Saskatchewan boasts 43 per cent of Canada’s farmable land. Agricultural exports in 2013 were $11.7 billion and represented 23 per cent of Canada’s agricultural exports. Saskatchewan is an agricultural powerhouse, and although the equine industry is small in comparison to grain, horses make a surprisingly strong economic contribution.

The overall economic contribution of the horse industry in Saskatchewan was $723 million in 2009. Horse racing specifically contributed over $37 million to the province’s economy in 2010, according to Equine Canada. Impressive numbers, but what do they mean? Let’s compare them to other Saskatchewan industries: the forage industry in Saskatchewan generates $740 million annually and the Saskatchewan Roughriders $82 million.

Despite a sizeable economic contribution, neither the equine industry nor the racing industry receive provincial funding support comparable to other industries in the province. For example, the forage industry recently received $10 million in provincial funding for a Livestock and Forage Centre of Excellence, and the Roughriders received an $80 million grant for a new football stadium.

Saskatchewan also lags markedly behind other racing jurisdictions in terms of funding programs. One reason for this, and a potential solution, is the lack of a body or organization in the province responsible for the best interests of the horse racing industry overall. There are organizations dedicated to the management and regulation of the sport, the horsemen, the breeders, and the racetrack, but no organization with the industry’s overall success or promotion as its mandate.

Several jurisdictions across Canada have created bodies that are responsible for the promotion and direction of the horse racing industry. This creates an environment where cohesive advocacy on the part of the industry can take place, something that supports both the industry and the individual groups and organizations within it.

British Columbia is a good example of this industry promotion. For example, along with the standard HBPA, CTHS and other individual interest groups, the province has a British Columbia Horse Racing Industry Management Committee (BCHRIMS) — with a director specifically appointed to racing sustainability. This structure allows the province to identify critical challenges facing the industry as a whole, encouraging disparate racing interest groups to work together.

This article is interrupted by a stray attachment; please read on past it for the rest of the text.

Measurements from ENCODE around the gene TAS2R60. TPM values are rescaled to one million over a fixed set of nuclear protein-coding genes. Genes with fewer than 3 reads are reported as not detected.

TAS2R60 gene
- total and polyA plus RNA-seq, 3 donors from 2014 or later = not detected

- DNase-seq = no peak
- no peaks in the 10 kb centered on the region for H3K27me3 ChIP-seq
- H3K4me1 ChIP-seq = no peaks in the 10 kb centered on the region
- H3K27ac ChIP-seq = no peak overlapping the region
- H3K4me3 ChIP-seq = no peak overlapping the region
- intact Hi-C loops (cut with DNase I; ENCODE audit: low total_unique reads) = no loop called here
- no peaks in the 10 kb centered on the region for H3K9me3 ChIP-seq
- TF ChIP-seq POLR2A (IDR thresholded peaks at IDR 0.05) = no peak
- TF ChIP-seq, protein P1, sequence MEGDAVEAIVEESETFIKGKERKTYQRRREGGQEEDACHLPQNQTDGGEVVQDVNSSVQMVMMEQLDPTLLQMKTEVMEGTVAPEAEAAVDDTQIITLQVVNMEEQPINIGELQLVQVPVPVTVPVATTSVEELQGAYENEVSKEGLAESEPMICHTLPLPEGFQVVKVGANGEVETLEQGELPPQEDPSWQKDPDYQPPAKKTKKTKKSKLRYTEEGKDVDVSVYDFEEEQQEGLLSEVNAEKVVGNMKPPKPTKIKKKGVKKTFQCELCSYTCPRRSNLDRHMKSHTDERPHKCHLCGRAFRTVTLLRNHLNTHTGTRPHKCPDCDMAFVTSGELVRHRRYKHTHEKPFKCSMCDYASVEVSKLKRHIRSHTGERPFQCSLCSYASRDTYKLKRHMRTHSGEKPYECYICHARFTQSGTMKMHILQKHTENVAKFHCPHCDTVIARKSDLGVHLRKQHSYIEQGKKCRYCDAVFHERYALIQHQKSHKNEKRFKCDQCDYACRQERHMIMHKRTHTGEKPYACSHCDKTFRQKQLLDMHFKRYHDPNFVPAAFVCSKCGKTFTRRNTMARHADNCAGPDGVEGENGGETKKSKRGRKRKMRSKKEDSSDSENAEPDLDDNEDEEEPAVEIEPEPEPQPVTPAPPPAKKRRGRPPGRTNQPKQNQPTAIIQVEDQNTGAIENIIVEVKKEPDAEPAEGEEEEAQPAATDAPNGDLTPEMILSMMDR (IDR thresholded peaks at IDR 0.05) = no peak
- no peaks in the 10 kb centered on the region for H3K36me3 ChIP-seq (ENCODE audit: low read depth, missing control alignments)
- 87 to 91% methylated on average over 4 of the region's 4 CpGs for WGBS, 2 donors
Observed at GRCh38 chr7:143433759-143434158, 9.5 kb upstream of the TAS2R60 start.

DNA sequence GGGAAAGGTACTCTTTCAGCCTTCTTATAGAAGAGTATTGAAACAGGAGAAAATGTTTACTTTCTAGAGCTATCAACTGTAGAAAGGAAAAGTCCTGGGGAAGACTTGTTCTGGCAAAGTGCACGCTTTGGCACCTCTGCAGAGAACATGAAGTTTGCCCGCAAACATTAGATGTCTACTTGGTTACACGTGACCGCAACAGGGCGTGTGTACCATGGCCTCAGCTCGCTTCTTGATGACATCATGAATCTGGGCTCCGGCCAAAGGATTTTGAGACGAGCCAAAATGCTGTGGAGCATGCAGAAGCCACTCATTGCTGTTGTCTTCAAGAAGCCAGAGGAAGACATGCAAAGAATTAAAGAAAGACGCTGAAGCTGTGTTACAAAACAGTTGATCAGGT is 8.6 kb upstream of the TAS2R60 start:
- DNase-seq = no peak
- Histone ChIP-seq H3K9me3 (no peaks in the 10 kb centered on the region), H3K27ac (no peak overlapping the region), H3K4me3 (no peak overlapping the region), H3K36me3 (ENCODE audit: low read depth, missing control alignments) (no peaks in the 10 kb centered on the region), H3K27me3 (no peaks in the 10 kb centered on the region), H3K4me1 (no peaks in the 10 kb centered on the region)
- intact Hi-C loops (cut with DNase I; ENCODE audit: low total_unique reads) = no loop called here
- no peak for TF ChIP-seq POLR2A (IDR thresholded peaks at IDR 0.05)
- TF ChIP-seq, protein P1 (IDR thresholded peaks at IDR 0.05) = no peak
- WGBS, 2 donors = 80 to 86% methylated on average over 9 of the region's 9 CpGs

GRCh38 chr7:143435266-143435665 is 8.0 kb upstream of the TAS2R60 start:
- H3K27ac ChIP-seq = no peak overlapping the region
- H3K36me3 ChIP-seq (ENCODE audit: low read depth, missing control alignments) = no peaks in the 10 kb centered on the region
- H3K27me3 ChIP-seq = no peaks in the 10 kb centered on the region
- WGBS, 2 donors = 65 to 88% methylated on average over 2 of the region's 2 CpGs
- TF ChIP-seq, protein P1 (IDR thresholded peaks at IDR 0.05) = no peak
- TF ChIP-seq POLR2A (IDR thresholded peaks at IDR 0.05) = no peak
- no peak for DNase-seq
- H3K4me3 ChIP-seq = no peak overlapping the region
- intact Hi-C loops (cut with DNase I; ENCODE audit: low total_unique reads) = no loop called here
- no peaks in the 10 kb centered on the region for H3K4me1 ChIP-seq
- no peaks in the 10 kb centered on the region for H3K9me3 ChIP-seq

The results of working together are impressive. For example, the BCHRIMC identified horse shortages as a critical issue and created several horse population incentives programs in 2015 with a budget of $265,000. These programs are broad and support all players in the industry, creating incentive programs for: a weanling to three-year-old out of province auction purchase program, wintering money, a broodmare purchase incentive program, a ship and win program and a broodmare incentive program. Cooperation across functional areas has created programs that contribute to each element of the industry.

What Saskatchewan owner, trainer, or breeder wouldn’t celebrate support of this kind? What would this mean for the farmers selling hay, feed companies, boarding facilities, veterinarians, farriers, and farm workers whose livelihoods rely on the industry? Funds invested in incentive programs stay within the community, strengthening not only the equine industry but also the agricultural communities in which these individuals live, work and spend.

Initiatives like this would be of great benefit to Saskatchewan, bringing Saskatchewan’s equine and racing industries in line with other industries of similar size and with other jurisdictions. With a provincial election looming, it will be interesting to see if there are promises of support for breeding or the industry at large in the province.